Many fans eagerly awaited the release of Gareth Edwards’ Godzilla in 2014, hoping to see a return to form and a possible new franchise built around the atomic monster first created by Toho Studios in 1954. While the film quickly turned a profit with an opening weekend of close to $100 million, many detractors found Edwards’ film to be too focused on the stories of human characters (that the audience had a hard time connecting to) and most importantly, a movie too light on the kaiju action monsters lovers expected. If this is how you felt about Edwards’ version, save your money and fly as fast as you can from (on the back of Rodan perhaps) the follow-up film Godzilla: King of the Monsters.
Everything that fans complained about in 2014’s franchise-starter rear their ugly monster heads once again in King of the Monsters, with even less coherence and plausibility than the original. If you thought Godzilla (2014) contained threadbare sub plots and exposition, get ready for scenes that will make you dig out your old VHS copy of Godzilla’s Revenge (1969) for a lesson in storytelling techniques. The central story revolves around a fractured family (featuring Kyle Chadler and Vera Farmiga as Mr. and Mrs. Russell and Millie Bobby Brown as their daughter Madison) which proves to be more distracting than engaging throughout the entire film. If you didn’t care about the strained relationship dynamics of Godzilla’s Brody clan (played by Bryan Cranston, Aaron Taylor-Johnson, Elizabeth Olson, and Carson Bolde), you’ll be be comparing their dramatic performances to Terms of Endearment by the time King of the Monsters ends. The odd, nonsensical battle for the loyalty and love of Madison is laughable, and includes inexplicable double-crosses, extreme close-ups, and ham-fisted dialogue that plods along slower than Godzilla himself.
The problem starts with the Russell family story-line, but it doesn’t end there. Every human actor on screen delivers a lifeless performance, despite the fact that many members of the cast are accomplished actors. Actors such as Ken Watanabe, Zizi Zhang, Sally Hawkins, and Charles Dance have all delivered memorable performances in genre films and series in the past, but they are saddled with such of a mess of a script, that not even director Michael Dougherty can get a passable line reading out of them.
The prime example of this is Charles Dance’s Jonah Alan. When we get our first glimpse of Dance as Alan, we are told he is an “eco-terrorist”, and we have to take their word for it because nothing establishes his character as an “eco-terrorist” at any point in the film. It is clear that Dance was cast in this role so the audience can quickly identify Dance as the man who played Tywin Lannister in Game of Thrones and assume that he is a similar type of evil genius since he exhibits the same haughty smirk that made the him famous on HBO. This “telling” about characters and plot points continues throughout the film, and not only insults the audience’s intelligence, but wastes valuable monster battle time.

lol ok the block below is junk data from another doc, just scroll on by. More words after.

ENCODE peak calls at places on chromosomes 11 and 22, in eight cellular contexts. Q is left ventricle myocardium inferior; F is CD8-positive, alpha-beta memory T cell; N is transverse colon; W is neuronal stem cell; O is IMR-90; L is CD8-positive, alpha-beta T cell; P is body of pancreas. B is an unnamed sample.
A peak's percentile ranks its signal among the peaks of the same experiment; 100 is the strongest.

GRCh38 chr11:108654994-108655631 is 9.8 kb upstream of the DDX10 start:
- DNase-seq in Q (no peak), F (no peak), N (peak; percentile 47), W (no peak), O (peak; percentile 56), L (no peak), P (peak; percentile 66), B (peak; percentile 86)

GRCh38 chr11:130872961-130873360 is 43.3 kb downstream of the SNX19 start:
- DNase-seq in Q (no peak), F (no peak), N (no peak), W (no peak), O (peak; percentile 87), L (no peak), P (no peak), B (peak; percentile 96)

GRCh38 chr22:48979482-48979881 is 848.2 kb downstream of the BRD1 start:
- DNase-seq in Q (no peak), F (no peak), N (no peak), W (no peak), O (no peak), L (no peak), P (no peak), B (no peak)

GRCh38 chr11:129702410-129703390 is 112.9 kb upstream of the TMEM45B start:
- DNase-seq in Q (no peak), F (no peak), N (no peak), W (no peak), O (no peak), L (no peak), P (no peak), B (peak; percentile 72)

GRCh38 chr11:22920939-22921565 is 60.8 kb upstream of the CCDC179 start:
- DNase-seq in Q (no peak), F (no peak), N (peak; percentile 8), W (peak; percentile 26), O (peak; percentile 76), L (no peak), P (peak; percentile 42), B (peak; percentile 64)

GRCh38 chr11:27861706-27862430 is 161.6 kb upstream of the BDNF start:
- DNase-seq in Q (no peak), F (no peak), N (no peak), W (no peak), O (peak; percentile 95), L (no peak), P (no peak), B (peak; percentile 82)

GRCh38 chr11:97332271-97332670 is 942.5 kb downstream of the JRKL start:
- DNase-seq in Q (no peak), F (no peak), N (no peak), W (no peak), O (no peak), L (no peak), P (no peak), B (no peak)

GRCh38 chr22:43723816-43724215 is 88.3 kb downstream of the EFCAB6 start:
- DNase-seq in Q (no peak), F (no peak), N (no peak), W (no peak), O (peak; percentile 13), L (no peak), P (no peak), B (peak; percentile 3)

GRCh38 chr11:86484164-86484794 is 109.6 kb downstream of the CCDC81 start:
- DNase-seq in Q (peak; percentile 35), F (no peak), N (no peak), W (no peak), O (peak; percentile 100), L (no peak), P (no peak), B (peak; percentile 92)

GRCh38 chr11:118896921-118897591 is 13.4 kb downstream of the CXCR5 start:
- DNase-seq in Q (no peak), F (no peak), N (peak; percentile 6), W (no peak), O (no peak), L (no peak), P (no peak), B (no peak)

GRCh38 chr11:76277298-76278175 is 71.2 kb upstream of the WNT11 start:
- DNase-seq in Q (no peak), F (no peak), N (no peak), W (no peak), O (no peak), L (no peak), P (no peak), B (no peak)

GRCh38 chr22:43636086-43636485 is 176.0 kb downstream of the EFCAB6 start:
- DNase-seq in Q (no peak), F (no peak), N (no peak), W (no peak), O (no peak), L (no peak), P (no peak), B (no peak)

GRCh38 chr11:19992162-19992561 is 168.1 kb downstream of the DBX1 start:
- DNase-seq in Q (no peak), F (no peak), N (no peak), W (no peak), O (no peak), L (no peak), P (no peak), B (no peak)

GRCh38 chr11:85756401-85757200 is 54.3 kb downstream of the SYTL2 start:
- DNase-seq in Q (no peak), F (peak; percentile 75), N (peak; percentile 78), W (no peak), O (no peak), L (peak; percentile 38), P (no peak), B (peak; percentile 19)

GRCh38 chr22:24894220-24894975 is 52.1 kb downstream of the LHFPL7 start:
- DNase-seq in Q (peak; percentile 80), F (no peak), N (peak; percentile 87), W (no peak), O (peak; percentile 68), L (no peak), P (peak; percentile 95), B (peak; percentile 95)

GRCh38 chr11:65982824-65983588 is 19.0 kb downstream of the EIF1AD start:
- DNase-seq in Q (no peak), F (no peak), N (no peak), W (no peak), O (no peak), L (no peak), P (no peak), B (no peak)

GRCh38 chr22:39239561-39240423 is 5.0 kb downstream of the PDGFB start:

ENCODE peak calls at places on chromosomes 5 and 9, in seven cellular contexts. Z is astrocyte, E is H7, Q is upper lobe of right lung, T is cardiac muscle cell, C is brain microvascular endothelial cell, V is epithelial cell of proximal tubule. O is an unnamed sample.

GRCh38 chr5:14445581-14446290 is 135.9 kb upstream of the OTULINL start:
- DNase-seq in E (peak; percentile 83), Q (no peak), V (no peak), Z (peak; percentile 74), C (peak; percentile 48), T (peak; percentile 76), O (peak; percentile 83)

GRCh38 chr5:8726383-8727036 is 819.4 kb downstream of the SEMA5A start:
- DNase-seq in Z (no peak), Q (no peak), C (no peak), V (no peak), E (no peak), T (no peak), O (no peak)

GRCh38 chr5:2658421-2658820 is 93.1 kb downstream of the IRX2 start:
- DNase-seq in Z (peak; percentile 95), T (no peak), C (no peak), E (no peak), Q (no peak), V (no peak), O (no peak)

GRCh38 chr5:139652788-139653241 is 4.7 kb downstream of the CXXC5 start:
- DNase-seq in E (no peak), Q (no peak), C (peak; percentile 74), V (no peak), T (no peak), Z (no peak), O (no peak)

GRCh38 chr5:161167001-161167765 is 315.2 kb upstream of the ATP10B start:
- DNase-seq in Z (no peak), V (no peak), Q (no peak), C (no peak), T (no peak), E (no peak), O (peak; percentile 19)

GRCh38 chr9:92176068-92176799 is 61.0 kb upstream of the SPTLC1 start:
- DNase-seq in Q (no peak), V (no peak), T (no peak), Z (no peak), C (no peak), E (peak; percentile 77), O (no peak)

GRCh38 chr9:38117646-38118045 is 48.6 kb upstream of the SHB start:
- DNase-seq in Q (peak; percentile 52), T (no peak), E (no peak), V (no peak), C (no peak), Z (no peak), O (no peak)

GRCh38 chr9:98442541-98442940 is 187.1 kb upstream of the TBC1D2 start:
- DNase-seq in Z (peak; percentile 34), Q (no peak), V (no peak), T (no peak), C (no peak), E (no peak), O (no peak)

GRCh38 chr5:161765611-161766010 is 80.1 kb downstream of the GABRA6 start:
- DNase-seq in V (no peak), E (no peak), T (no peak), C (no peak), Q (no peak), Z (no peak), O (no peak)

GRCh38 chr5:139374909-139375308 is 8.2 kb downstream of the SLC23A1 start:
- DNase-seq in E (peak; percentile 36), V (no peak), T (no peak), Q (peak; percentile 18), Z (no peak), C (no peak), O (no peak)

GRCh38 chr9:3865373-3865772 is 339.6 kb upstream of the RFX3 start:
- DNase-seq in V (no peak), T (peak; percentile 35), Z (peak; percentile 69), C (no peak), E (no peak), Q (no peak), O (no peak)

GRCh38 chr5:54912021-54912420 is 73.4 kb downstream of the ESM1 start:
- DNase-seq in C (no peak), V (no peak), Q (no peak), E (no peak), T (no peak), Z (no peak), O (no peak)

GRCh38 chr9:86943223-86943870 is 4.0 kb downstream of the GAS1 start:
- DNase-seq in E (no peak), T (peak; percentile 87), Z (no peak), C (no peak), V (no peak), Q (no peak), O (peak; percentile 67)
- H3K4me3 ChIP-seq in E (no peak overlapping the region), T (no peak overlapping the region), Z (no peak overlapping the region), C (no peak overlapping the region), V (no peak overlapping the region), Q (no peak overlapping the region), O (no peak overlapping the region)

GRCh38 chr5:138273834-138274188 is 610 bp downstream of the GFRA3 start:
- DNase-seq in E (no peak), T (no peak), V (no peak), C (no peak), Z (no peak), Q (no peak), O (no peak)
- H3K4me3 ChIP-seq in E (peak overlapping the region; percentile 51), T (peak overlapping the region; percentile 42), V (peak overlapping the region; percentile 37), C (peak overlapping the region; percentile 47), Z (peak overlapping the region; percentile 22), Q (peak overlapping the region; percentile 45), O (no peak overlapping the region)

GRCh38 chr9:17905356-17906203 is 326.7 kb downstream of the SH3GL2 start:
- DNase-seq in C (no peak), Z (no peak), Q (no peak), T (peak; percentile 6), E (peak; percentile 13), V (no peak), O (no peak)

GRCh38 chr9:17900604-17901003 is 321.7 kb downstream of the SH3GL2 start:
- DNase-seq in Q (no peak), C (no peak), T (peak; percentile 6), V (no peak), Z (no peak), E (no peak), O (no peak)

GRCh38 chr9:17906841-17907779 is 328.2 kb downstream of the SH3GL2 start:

Although the script and performances leave much to be desired, Godzilla: King of the Monsters cardinal sin is the lack of kaiju action. Unbelievably, King of the Monsters actually contains less monster mayhem scenes (and less dynamic ones to boot) than Edwards’ Godzilla. All of the trailers promised a monster slugfest not witnessed since 1968’s Destroy All Monsters, with Ghidora, Rodan, Mothra, and other lesser-known creatures getting in on the battle royale. So much time is spent on the human story, that the advertised battles are short, underwhelming and over much too quickly. This is a real shame because unlike CGI-fests such as Transformers, the giant monsters look believable and menacing.
The monsters are also much too focused on humans than they should be, with multiple shots of the enormous creatures engaging in eye-to-eye stare downs (no less than four) with their tiny, insignificant co-stars. This isn’t the only camera/story technique used ad nauseam in the film, as there are many close-up shots of full screen facial reactions to the titans, last minute Godzilla saves, and boats, submarines, planes, helicopters, and helicopter-planes being blown just out of reach of a monster or explosion. All of these shots and scenes amount to lazy scripting and film making, and bore the audience to death, when they should be celebrating the heavy weight title bout for the monster championship of the world.
Hopefully, the upcoming Godzilla vs. Kong feature will remember that ticket buyers do not care about half-baked family strife or images of the human race rallying to fight alongside the monsters. Making a Godzilla movie should not be this difficult. The formula has been the same since Haruo Nakajima first donned the rubber suit; a basic plot (usually involving scientists in lab coats, espionage, and/or alien invasions) functions as a vehicle to steer the story towards the only reason people buy tickets to a Godzilla movie, the titanic battles between larger-than-life monsters.
Critics often claim that zombie movies are more about us than the monsters. And this is the reason all zombie films are essentially about the human condition and nature of humanity when faced with difficult moral choices. Conversely, the films featuring Japan’s greatest beasts are about the monsters run amok, without substantial or significant human intervention, even when some of those monsters are man-made, or metaphors for humanities mistakes. The key message (and action) is delivered when the “genie is out of the bottle”, beyond humanities control, and, as Watanabe’s character Dr. Ishiro Serizawa says, we “let them fight”.